You probably have seen Google's warning every time you've logged into Google Analytics in the last few months. You need to switch to GA4 if you want to continue gathering visitor data from your website because Google Analytics will stop processing data from the Universal Analytics version on July 1st, 2023 (July 1st, 2024 for 360 UA customers).
You might be worried that your competitors who switched a while ago have been enjoying a competitive advantage. That's possible. But the probability that they have been frustrated time and time again with GA4 is also highly likely.
So what exactly is Google Analytics 4 (GA4)? Should you click on the link in the banner to start the process? What are the differences between GA4 and Universal Analytics (UA)? Let's get into it.
The why & when of switching
Several things occurred that created and exacerbated the need for Google to make a successor to Universal Analytics, namely:
- GDPR came into force in 2016 and has been applicable since 2018
- The EU-US Privacy Shield agreement, adopted in 2016, which allowed data collected from the EU to be stored in the U.S., was dissolved in 2020
- Google lost lawsuits related to being GDPR compliant with its US product
I will not be going into depth regarding the rulings and lawsuits (IP address anonymization was a big issue). However, the fact is that it has been determined that Universal Analytics is not GDPR compliant, so Google was fined, and GA4 is the answer — maybe.
As for the timing, obviously, you want to switch before July 1st to continue to receive data on your website. But the process might not be entirely straightforward for your organization, so mid-June is a good starting point. Your procrastination up until this point hasn't been too detrimental.
Differences between UA & GA4
Privacy at the forefront
One of the main differences between the two versions is IP address anonymization. In UA, the option to anonymize IPs was not switched on by default. In GA4, it is switched on and cannot be changed by users.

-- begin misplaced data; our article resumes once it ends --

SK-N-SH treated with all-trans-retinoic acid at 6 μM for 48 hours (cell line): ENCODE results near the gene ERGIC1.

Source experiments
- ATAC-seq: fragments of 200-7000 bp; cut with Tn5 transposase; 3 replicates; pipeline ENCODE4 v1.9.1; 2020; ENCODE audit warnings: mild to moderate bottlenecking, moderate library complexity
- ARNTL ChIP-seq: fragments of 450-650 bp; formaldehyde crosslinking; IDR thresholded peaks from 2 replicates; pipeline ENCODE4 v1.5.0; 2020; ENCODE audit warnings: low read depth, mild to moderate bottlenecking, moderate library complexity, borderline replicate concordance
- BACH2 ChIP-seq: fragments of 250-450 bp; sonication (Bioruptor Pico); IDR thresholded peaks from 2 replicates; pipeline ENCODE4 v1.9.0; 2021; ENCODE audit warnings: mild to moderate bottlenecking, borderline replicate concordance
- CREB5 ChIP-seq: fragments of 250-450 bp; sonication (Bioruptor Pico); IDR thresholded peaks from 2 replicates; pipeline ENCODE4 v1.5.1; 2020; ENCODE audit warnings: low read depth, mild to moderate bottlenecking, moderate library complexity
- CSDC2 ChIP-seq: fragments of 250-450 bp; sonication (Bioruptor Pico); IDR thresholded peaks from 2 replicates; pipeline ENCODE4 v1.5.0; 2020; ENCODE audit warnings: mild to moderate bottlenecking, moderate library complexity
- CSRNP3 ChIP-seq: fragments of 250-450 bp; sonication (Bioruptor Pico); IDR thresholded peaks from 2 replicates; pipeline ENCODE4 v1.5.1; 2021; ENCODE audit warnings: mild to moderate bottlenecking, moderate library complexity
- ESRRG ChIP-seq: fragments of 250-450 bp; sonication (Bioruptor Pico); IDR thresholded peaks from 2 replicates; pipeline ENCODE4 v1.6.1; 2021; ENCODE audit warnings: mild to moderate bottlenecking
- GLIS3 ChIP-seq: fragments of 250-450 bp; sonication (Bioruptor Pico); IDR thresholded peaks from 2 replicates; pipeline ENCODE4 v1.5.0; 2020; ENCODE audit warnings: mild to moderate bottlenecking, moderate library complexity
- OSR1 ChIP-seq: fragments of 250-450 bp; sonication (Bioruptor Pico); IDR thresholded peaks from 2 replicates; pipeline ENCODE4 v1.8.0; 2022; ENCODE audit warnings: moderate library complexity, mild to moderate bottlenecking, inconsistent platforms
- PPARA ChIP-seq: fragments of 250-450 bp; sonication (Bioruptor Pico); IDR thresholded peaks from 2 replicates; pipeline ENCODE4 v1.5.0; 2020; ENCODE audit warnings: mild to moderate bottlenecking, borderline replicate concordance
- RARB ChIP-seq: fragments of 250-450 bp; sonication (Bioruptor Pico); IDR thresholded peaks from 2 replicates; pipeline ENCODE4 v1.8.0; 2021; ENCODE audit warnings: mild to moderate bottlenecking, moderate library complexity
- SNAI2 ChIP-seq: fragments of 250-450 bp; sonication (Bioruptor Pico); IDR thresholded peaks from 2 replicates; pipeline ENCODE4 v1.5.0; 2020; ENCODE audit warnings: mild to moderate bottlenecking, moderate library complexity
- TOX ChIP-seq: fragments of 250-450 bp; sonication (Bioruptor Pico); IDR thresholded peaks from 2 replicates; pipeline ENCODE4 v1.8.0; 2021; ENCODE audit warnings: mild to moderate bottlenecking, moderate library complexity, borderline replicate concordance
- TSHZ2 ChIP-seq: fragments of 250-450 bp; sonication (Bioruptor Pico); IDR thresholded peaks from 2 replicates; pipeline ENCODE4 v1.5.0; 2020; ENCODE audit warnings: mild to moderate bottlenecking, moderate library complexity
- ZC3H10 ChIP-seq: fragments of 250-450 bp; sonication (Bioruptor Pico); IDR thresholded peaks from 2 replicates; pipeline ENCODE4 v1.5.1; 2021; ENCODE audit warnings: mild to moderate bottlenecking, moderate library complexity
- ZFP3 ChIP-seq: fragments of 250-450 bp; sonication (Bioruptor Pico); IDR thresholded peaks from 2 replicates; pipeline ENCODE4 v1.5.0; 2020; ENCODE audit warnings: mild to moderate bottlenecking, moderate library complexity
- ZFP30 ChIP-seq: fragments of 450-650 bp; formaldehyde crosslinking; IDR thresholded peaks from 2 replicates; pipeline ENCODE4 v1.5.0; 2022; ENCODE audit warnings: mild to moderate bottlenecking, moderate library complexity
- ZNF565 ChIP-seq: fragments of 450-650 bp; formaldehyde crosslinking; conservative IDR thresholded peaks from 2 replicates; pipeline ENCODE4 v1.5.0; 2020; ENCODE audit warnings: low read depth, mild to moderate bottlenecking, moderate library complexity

Even with the anonymization feature turned on, several European countries like France and Italy still had issues with Google Analytics (UA), as it only masked part of the IP, and other tracking features could be used to identify the user according to their findings.
As GA4 continues to evolve after its release, its compliance with the European GDPR, UK GDPR, and other privacy regulations will play a major role in shaping how it works.
Another major difference, which is one of the most frustrating, is data storage. With UA, you had unlimited storage going as far back as when you had the tracking code active on your site. It held years of data which analyzed the ups and downs of visitors and how they interacted with your site based on:
- Promotions run
- Paid ads
- Email campaigns
- New iterations of your website
- New marketing agency/internal marketing hires
- A shift in product/service offerings
- Google algorithm changes
The unlimited storage option does not exist with GA4, and Google did not make it apparent either. The options given in the settings are to retain two or 14 months of data, with the two (2) month option being set as the default. Google might offer longer storage of GA4 data at a premium, possibly with the 360 platform. Time will tell.
IMPORTANT: This is where early adopters of GA4 got burned, as they didn't realize only the last two months of data were available, and didn't back up their data, so now they have a gap.
Speaking of backing up your data, if you do have years of analytics you want to hold onto, then you need to back up your UA data before it is gone. You can export it to several formats like CSV, XSLX, Google Sheets, PDF, etc. And according to Google's FAQ, you will still have access to your data for at least six (6) months after July 1st, but you will lose access eventually, so don't procrastinate on this task.
Issues & benefits with GA4